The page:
University of Exeter responds to climate crisis

The University of Exeter has created a comprehensive plan to cut carbon emissions and improve the environment on its campuses and beyond.

Last year, the University declared an environment and climate emergency, and a group of staff and students created a list of recommendations calling for “urgent action”.

A plan to reach net-zero carbon emissions is now in place, setting out how the University will cut emissions by 30% by 2025 (relative to 2018/19) – then 60% by 2030 and 100% by 2050, or sooner if possible.

The plan relies on evidence and transparency, and includes all emissions related to the University’s activities (such as the carbon footprint of purchases).

Covid-19 has dramatically affected emissions, reducing carbon from travel by 33% compared to 2018/19, waste by 40% and energy use by 13% – but leading to an increased carbon footprint from procurement, up by 25% as the University met Covid-safe guidelines.

The overall impact resulted in a 0.6% net reduction in 2019/20, so a focus on procurement and sustaining the reductions in the other areas will be part of the University’s Green Recovery plans.

“It has not been a typical year to assess our progress on the environment and climate emergency plan, but the pandemic has shown us that we can adapt to different ways of operating,” said Professor Lisa Roberts, Vice Chancellor of the University of Exeter.

“In 2021, we see our focus firmly turning to this agenda.

“The savings we have made in terms of energy use and travel, and the data we have gathered about our carbon footprint, will help us as we move forward.

“But this is only the start. We know that reaching net-zero requires fundamental, lasting change across everything we do.

“With that in mind, we have made policy commitments and created an Environment and Climate Emergency Board to embed climate considerations in every decision we make.

“We have set ambitious targets and we also aim for environmental ‘net gain’ – not just cutting carbon but improving the environment in the process.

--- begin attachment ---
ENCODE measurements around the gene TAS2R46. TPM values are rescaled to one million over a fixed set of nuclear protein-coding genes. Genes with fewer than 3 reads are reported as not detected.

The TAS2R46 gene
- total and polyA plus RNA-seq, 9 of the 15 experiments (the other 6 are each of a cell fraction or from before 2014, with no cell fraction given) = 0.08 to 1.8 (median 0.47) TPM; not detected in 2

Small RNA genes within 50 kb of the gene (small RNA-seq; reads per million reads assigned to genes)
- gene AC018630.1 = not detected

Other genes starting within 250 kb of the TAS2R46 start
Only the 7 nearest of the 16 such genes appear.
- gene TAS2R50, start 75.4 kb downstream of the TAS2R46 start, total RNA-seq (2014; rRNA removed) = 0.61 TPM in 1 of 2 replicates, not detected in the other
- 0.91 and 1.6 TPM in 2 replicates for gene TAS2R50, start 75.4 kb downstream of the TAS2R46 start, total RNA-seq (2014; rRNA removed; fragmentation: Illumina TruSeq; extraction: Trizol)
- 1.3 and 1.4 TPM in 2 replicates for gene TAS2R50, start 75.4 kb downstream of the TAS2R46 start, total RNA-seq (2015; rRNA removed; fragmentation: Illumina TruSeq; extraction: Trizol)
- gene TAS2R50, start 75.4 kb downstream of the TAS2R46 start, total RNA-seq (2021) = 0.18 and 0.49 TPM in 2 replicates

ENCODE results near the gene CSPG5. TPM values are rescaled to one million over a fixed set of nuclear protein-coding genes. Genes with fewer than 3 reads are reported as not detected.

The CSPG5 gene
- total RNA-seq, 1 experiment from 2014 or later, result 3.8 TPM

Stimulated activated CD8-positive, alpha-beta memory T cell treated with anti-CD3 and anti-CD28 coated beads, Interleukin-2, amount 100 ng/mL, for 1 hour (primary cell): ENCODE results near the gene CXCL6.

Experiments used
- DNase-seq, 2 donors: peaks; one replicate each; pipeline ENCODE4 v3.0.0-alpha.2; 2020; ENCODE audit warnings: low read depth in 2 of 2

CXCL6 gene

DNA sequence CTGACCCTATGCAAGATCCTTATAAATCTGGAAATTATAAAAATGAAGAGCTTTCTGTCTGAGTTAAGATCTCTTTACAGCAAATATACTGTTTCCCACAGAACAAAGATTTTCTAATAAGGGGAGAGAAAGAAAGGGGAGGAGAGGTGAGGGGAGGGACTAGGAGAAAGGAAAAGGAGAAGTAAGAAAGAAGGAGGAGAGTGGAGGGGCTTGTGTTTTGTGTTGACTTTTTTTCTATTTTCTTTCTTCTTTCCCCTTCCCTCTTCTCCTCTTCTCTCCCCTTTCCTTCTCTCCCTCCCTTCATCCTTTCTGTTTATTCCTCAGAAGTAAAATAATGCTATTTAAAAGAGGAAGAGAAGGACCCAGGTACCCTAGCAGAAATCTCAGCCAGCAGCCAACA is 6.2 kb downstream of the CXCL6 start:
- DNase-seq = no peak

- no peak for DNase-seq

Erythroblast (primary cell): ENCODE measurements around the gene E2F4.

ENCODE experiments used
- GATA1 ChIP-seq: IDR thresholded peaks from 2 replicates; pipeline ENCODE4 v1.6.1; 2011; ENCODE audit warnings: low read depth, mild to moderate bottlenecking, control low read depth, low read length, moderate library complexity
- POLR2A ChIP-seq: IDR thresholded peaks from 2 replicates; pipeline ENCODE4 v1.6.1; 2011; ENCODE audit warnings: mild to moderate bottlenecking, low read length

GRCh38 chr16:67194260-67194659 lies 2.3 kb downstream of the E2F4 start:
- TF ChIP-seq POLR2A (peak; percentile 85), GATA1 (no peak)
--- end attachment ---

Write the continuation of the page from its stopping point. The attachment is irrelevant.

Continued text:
“As part of our plans, we want to play a leading role, through our research and expertise, to help businesses across the South West make the transition to net zero.”

In 2019/20, the University:

– Installed additional solar panels and electric vehicle charging points

– Reduced meat consumption on campuses by 20%, increasing plant-based alternatives

– Banned single-use plastic cups and provided free reusable mugs to all new students

– Set up a Green Rewards scheme to encourage action by students and staff

– Won a Guardian award for sustainability

– Created more than five acres of grassland and planted more than 400 trees

– The lab at the Environment and Sustainability Institute received silver Lab Efficiency Assessment Framework (LEAF) accreditation, with the scheme due to be rolled-out to all labs in 2021

– Achieved Bronze in the AUDE Sustainable Leadership Scorecard

The University is working with local and regional partners to tackle the environment and climate emergency, and has contributed to the Interim Devon Carbon Plan (which opened for public consultation on Monday).

Professor Patrick Devine-Wright, of the University of Exeter and chair of Devon’s Net Zero Task Force, added: “The Carbon Plan is a significant step forward for Devon.

“It has grown beyond the necessity to reduce carbon emissions.

“It is now a rare opportunity to create a fairer, healthier, more resilient and more prosperous society.

“Staff at the University have played a key role in enabling the Carbon Plan to take shape, with the Centre for Energy and Environment providing key data analytics on county emissions, Dr Cornelia Guell and myself working with other experts on the Task Force, and Dr Alice Moseley and Dr Rebecca Sandover conducting research to inform the design of the Citizens’ Assembly.

“Altogether, this provides tangible evidence of the University’s commitment to Devon and to tackling climate change.”



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